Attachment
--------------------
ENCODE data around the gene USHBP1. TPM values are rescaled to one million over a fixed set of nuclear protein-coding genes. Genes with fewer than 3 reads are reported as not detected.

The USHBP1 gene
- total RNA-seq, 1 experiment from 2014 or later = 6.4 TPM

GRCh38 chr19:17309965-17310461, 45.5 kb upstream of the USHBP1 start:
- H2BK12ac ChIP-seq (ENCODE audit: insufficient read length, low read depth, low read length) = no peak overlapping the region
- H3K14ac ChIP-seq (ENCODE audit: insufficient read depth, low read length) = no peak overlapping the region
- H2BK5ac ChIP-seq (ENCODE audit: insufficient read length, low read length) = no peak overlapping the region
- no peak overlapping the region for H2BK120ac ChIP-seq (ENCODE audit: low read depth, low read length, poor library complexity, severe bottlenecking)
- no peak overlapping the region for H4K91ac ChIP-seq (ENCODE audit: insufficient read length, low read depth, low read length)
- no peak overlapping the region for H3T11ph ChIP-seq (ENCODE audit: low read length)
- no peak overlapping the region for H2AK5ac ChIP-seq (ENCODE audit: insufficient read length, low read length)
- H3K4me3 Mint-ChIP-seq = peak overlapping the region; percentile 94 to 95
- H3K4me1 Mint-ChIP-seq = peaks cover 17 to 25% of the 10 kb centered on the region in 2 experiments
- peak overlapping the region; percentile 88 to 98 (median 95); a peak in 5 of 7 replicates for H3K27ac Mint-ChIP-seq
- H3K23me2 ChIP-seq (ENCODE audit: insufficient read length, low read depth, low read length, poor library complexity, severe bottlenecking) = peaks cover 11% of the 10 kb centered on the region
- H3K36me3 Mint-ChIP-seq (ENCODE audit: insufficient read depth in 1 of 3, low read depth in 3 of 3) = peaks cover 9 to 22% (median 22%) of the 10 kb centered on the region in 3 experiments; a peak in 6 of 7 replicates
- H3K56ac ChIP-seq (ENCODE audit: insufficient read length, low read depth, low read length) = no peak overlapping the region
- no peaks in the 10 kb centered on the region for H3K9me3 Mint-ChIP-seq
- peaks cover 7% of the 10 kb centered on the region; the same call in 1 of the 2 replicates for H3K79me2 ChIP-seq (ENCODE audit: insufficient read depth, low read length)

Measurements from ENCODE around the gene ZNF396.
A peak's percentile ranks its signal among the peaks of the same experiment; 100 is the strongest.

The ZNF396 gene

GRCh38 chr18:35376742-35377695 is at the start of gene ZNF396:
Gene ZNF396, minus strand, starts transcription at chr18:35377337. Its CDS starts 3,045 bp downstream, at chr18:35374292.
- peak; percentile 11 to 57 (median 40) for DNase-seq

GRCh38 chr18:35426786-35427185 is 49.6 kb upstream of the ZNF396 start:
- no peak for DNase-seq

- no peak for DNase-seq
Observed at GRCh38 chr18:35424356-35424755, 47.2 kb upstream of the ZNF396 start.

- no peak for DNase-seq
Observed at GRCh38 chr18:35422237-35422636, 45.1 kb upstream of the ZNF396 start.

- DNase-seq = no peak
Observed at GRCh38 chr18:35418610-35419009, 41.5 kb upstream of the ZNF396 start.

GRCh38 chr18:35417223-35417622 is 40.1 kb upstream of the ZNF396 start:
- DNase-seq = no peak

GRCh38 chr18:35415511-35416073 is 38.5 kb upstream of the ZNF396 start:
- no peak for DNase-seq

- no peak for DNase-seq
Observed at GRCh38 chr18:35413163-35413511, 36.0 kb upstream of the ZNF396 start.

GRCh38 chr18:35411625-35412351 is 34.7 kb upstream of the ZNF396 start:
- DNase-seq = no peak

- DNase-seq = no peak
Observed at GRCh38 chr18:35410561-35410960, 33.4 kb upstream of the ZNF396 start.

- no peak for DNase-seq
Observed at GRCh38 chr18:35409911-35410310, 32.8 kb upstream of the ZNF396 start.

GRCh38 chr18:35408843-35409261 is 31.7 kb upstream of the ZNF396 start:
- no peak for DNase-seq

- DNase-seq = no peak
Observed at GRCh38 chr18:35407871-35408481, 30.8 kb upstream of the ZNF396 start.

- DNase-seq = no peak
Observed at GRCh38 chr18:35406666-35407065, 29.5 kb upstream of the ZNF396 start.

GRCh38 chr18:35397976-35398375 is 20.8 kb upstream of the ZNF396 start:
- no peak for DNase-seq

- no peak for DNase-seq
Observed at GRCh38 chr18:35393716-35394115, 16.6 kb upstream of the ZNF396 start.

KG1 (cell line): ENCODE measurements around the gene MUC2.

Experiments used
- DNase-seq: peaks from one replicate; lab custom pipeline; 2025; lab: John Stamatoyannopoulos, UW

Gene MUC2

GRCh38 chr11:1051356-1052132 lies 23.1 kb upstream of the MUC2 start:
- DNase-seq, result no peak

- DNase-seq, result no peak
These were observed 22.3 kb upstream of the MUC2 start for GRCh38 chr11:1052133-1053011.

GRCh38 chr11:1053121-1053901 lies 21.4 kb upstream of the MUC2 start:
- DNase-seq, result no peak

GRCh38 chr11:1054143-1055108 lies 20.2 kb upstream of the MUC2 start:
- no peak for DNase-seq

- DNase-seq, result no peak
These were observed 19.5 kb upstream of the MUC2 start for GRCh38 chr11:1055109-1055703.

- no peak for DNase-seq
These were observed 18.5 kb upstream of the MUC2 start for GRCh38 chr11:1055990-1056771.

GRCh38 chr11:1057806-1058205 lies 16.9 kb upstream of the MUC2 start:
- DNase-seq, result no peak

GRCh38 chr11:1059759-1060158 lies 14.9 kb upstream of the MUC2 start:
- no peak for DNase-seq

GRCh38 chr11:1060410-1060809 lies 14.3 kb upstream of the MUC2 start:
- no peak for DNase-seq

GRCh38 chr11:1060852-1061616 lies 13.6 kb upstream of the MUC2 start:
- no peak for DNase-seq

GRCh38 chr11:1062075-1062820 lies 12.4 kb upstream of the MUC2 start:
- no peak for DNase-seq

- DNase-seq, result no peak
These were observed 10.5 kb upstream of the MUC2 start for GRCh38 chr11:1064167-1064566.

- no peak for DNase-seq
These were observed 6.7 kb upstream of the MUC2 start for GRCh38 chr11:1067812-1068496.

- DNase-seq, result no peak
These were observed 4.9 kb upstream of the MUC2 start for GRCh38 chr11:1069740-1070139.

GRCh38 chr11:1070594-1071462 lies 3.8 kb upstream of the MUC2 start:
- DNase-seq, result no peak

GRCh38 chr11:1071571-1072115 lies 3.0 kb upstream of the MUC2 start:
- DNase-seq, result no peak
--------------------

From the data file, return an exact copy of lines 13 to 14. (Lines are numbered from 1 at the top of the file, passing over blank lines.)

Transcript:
- H3K4me1 Mint-ChIP-seq = peaks cover 17 to 25% of the 10 kb centered on the region in 2 experiments
- peak overlapping the region; percentile 88 to 98 (median 95); a peak in 5 of 7 replicates for H3K27ac Mint-ChIP-seq